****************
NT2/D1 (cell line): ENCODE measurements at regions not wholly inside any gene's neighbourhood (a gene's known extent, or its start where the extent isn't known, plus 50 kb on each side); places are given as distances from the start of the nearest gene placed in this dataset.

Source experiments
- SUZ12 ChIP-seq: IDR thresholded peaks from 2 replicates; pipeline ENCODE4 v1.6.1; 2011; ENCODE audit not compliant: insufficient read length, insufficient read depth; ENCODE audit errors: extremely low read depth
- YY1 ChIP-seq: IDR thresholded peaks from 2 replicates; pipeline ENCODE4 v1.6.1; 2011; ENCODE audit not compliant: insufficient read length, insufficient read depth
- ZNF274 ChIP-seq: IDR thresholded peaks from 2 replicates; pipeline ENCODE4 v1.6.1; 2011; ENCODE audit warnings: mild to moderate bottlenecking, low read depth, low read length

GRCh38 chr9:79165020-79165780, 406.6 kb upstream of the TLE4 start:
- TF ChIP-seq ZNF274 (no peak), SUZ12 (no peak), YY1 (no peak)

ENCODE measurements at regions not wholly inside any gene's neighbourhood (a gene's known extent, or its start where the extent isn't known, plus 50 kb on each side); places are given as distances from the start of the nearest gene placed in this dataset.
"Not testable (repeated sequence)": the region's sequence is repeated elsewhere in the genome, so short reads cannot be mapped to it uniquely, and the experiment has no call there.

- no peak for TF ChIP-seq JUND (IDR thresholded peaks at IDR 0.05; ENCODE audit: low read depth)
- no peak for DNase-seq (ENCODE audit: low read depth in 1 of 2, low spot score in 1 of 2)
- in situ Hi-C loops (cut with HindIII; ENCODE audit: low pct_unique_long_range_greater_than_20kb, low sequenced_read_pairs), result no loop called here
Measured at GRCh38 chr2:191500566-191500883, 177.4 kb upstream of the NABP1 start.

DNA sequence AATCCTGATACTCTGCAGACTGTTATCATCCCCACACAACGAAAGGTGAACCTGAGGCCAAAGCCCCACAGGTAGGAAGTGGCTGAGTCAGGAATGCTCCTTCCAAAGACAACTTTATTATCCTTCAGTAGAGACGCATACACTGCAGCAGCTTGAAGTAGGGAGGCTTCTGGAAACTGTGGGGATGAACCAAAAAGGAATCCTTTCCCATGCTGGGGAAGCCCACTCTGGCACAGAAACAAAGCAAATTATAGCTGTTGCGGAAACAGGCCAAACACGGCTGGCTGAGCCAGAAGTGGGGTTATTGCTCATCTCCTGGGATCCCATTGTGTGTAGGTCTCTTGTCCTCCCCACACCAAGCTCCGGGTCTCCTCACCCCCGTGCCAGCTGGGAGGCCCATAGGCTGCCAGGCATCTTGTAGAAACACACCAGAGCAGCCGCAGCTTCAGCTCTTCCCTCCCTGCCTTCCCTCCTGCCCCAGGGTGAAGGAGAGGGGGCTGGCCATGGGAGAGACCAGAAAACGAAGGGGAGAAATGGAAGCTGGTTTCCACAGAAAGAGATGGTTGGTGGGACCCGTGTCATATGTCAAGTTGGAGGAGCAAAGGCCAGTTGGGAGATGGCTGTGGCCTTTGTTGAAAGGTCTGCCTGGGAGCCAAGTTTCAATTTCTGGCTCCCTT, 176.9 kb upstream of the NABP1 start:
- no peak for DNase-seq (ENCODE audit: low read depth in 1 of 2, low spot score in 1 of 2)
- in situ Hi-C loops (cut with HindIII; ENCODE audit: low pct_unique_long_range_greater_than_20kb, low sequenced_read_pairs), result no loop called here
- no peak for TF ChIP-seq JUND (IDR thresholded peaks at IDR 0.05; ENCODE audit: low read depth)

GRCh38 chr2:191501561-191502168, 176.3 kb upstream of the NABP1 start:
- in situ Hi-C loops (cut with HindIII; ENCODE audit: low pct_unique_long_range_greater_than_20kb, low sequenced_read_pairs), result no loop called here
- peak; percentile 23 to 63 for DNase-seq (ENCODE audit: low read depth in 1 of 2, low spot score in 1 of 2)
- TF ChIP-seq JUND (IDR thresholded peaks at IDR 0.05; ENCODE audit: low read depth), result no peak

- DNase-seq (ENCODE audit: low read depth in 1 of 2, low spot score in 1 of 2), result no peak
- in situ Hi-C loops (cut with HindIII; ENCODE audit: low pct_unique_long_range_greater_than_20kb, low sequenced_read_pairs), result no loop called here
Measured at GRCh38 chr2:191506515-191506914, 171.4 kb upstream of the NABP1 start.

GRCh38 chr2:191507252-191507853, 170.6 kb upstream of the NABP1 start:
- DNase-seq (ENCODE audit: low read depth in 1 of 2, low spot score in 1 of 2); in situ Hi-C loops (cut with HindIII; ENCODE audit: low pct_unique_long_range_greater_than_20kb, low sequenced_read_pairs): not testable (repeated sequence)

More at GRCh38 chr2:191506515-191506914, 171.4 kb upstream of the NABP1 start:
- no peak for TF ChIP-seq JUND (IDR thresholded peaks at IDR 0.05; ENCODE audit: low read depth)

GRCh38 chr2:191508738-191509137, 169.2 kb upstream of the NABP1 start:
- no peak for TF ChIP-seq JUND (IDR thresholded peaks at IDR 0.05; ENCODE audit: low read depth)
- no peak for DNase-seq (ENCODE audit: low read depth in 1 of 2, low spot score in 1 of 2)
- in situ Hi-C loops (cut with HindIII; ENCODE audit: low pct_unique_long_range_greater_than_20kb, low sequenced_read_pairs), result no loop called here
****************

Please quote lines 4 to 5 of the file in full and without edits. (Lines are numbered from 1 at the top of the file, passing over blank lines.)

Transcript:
- YY1 ChIP-seq: IDR thresholded peaks from 2 replicates; pipeline ENCODE4 v1.6.1; 2011; ENCODE audit not compliant: insufficient read length, insufficient read depth
- ZNF274 ChIP-seq: IDR thresholded peaks from 2 replicates; pipeline ENCODE4 v1.6.1; 2011; ENCODE audit warnings: mild to moderate bottlenecking, low read depth, low read length